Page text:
Day 37 And the final stretch was down the Hume freeway to Lilydale ... HOME ... where Bob and I shook hands and said "See you Saturday night at the presentation dinner". So there you have it, a brief smattering of an excellent adventure covering 37 days, 7250 kilometres (4531 miles) during which we met some new friends and caught up with club members and relatives of mine in FNQ (Far North Queensland). Each Moke used 550 litres of petrol approximately.
I must thank my wife Mary for letting me complete the trip. Considering that she was not well when we left and then got progressively worse during the next 10 days before she came good. It could quite easily have turned out that Birdsville would have been as far as we could go before the 4 day journey home to be with her. And would I ever do a trip like this again??? Hmmm ... NEVER SAY NEVER!!! Analysis of Bob's blow up ... the diff self-destructed after a diff pin became lose and punched a hole in the block. The gearbox casing was also split. No damage to the crank, conrods, pistons and head and minor damage to the gears but Bob did manage to BEND the camshaft!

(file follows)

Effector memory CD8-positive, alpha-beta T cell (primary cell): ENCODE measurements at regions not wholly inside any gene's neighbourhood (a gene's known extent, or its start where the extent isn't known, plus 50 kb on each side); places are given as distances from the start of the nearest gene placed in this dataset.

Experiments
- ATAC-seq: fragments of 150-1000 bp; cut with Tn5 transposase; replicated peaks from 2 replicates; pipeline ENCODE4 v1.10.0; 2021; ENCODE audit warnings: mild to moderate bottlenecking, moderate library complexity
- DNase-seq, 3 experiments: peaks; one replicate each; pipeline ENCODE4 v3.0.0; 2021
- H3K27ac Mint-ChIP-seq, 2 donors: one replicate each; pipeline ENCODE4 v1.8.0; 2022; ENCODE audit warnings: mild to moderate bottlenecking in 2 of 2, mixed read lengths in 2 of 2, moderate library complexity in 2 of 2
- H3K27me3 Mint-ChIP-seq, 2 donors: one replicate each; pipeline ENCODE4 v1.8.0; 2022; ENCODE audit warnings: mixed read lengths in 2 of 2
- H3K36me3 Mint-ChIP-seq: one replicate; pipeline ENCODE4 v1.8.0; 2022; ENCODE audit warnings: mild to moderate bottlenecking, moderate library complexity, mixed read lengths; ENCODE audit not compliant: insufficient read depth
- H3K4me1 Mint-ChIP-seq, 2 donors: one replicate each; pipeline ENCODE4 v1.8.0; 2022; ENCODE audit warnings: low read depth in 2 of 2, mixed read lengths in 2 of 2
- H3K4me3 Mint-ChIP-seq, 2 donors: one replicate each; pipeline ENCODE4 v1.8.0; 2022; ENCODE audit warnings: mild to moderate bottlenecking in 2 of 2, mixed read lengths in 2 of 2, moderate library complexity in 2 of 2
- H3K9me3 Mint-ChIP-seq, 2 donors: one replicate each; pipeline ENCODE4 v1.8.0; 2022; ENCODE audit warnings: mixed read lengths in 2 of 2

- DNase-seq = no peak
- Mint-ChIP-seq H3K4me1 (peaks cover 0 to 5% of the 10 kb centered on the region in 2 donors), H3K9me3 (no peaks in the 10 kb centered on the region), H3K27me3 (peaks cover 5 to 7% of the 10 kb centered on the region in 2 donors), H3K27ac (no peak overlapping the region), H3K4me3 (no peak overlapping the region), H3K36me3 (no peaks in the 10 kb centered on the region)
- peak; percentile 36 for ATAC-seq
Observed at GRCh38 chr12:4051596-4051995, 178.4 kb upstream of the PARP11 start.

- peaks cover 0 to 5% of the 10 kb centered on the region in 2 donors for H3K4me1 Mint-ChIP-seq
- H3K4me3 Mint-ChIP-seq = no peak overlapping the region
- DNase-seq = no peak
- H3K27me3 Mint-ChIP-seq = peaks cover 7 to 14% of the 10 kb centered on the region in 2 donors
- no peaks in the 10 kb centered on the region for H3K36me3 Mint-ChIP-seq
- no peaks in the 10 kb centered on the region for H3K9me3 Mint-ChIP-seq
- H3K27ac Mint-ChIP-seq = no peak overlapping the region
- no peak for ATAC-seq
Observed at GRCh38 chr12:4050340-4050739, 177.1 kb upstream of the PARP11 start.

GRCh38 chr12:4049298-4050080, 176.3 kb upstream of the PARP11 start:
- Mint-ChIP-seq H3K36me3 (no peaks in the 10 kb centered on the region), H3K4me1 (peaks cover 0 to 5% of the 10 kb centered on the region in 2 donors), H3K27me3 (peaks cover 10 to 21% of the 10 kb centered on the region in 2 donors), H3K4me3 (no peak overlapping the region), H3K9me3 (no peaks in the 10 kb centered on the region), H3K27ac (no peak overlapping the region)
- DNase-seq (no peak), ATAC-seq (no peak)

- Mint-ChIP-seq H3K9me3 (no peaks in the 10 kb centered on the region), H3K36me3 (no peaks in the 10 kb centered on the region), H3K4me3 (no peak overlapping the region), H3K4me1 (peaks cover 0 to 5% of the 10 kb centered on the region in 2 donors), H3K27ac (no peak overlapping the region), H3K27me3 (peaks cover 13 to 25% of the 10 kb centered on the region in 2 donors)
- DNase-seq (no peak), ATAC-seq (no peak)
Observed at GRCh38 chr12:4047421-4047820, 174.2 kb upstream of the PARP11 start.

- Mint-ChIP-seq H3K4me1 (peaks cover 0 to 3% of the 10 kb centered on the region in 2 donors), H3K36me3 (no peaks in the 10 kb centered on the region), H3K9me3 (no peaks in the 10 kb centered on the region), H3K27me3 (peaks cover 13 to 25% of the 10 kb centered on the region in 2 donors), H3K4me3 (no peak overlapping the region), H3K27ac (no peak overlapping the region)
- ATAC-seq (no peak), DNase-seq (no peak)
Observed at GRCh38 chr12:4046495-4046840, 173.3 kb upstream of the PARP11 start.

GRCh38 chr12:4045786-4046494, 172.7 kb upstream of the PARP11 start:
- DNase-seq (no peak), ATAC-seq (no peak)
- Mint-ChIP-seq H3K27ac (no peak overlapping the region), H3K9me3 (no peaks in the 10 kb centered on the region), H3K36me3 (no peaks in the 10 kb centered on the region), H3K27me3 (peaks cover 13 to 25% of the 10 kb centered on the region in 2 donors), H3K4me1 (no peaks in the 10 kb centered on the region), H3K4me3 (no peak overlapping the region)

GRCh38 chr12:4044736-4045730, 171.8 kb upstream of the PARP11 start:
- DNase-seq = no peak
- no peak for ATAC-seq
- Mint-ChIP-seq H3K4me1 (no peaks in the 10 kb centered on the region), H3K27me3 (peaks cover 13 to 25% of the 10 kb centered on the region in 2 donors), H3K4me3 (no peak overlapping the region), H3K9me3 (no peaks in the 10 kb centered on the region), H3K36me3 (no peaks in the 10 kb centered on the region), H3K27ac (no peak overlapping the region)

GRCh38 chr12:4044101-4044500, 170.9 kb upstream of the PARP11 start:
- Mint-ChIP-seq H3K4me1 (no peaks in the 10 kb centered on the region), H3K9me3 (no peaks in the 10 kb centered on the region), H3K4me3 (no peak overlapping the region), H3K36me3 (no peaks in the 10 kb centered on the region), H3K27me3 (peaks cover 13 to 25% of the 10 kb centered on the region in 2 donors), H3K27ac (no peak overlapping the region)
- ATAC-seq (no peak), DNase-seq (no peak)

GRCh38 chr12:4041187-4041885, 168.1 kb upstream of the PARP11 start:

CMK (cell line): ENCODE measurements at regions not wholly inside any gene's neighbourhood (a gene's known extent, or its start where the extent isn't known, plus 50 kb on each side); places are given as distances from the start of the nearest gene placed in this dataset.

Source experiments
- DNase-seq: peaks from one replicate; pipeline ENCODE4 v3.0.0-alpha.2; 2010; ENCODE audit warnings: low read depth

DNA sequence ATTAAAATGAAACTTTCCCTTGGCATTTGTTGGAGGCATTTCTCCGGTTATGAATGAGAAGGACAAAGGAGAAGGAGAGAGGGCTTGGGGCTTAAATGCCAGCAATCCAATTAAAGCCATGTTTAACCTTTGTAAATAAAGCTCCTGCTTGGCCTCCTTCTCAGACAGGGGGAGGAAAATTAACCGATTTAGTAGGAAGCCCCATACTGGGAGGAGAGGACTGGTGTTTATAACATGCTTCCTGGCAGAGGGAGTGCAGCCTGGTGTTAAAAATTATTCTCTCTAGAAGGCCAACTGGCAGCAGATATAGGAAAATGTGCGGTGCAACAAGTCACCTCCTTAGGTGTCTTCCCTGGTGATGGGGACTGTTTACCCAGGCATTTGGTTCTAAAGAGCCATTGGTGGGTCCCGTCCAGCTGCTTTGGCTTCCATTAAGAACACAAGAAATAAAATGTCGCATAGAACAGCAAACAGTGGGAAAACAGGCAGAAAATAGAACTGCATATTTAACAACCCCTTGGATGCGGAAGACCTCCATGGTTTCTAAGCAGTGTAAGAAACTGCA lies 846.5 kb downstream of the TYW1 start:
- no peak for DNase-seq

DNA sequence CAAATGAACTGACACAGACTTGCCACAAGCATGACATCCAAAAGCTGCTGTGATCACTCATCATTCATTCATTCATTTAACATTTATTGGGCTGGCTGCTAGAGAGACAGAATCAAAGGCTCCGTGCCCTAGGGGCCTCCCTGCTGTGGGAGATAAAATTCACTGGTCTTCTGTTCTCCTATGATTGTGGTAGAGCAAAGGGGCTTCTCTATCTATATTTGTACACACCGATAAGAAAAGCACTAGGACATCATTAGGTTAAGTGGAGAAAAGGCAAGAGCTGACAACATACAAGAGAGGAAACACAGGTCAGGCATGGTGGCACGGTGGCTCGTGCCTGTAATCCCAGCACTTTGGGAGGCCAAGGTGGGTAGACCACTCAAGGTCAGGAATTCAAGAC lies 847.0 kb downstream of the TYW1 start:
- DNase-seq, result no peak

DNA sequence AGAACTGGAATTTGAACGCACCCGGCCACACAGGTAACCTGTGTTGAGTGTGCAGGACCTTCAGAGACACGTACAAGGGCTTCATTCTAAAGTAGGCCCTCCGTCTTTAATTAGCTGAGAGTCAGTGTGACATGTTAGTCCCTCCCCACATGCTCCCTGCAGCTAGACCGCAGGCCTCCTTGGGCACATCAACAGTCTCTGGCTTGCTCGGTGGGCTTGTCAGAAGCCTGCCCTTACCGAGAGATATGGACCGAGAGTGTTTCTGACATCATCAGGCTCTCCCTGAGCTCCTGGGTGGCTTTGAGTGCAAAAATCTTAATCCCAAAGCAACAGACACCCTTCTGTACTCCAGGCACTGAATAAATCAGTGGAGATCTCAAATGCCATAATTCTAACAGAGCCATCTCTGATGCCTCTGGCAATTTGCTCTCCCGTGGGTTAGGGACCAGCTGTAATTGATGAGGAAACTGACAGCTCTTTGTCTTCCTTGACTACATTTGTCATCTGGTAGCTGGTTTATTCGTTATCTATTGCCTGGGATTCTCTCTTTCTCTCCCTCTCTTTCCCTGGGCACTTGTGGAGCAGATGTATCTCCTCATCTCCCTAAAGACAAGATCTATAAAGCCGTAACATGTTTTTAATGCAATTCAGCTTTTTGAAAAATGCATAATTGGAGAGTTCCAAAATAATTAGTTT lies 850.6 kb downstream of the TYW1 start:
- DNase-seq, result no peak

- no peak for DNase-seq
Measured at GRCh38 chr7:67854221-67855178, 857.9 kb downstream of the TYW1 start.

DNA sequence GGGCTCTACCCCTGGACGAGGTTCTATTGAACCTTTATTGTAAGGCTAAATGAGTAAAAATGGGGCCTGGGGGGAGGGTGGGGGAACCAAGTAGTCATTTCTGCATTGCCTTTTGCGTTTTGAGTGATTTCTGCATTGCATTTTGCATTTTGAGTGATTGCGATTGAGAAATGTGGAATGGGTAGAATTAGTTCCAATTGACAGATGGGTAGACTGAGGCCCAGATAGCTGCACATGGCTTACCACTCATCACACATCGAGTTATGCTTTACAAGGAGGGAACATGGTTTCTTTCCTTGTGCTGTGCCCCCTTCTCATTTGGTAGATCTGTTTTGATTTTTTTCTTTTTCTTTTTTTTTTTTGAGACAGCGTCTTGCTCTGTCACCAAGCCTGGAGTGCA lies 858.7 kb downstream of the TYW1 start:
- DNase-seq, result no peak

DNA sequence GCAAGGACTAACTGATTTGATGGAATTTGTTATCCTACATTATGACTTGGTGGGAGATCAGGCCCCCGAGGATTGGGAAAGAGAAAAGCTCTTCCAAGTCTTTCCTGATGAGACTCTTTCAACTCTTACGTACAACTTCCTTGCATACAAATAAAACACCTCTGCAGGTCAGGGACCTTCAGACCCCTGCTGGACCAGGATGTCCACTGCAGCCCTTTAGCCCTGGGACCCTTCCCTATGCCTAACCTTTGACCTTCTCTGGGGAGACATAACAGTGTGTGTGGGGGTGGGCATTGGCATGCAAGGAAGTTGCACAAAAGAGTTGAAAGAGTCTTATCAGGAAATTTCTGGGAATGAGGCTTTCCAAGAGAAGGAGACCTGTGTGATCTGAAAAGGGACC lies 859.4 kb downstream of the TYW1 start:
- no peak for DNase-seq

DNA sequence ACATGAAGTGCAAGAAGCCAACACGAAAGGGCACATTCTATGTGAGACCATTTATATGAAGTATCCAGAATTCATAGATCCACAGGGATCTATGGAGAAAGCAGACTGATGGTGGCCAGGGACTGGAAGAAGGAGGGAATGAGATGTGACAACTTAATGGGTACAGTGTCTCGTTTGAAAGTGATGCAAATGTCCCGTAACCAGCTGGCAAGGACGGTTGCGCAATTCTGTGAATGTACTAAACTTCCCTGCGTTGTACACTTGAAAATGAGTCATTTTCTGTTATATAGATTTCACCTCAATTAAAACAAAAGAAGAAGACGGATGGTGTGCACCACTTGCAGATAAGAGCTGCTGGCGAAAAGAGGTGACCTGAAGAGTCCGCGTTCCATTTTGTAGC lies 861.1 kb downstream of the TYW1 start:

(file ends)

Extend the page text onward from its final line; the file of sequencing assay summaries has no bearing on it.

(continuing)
Our thanks go to Glenn and Bob for taking the time and trouble to complete a daily log of their epic journey thus enabling Mokees and others to gain a detailed insight into their everyday happenings. Also many thanks go to them for picking out these mainly Moke related extracts and many apologies for having to leave out so much really fascinating reading.